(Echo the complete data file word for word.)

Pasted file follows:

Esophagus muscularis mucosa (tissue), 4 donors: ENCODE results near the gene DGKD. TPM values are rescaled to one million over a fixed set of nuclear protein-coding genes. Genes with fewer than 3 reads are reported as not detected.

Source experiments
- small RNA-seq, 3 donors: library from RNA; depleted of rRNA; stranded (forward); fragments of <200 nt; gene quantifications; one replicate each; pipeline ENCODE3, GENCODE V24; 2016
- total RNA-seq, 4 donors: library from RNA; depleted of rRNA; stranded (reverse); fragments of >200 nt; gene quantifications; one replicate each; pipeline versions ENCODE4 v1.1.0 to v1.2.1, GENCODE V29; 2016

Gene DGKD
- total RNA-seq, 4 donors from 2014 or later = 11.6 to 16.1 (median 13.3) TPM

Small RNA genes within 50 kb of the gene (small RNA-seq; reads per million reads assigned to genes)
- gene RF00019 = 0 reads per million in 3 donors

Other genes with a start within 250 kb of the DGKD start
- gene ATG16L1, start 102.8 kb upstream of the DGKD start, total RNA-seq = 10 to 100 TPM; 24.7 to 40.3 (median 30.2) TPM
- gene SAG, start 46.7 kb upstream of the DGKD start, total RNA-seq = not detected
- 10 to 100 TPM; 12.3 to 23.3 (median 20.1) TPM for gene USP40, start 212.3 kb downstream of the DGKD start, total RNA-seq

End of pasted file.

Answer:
Esophagus muscularis mucosa (tissue), 4 donors: ENCODE results near the gene DGKD. TPM values are rescaled to one million over a fixed set of nuclear protein-coding genes. Genes with fewer than 3 reads are reported as not detected.

Source experiments
- small RNA-seq, 3 donors: library from RNA; depleted of rRNA; stranded (forward); fragments of <200 nt; gene quantifications; one replicate each; pipeline ENCODE3, GENCODE V24; 2016
- total RNA-seq, 4 donors: library from RNA; depleted of rRNA; stranded (reverse); fragments of >200 nt; gene quantifications; one replicate each; pipeline versions ENCODE4 v1.1.0 to v1.2.1, GENCODE V29; 2016

Gene DGKD
- total RNA-seq, 4 donors from 2014 or later = 11.6 to 16.1 (median 13.3) TPM

Small RNA genes within 50 kb of the gene (small RNA-seq; reads per million reads assigned to genes)
- gene RF00019 = 0 reads per million in 3 donors

Other genes with a start within 250 kb of the DGKD start
- gene ATG16L1, start 102.8 kb upstream of the DGKD start, total RNA-seq = 10 to 100 TPM; 24.7 to 40.3 (median 30.2) TPM
- gene SAG, start 46.7 kb upstream of the DGKD start, total RNA-seq = not detected
- 10 to 100 TPM; 12.3 to 23.3 (median 20.1) TPM for gene USP40, start 212.3 kb downstream of the DGKD start, total RNA-seq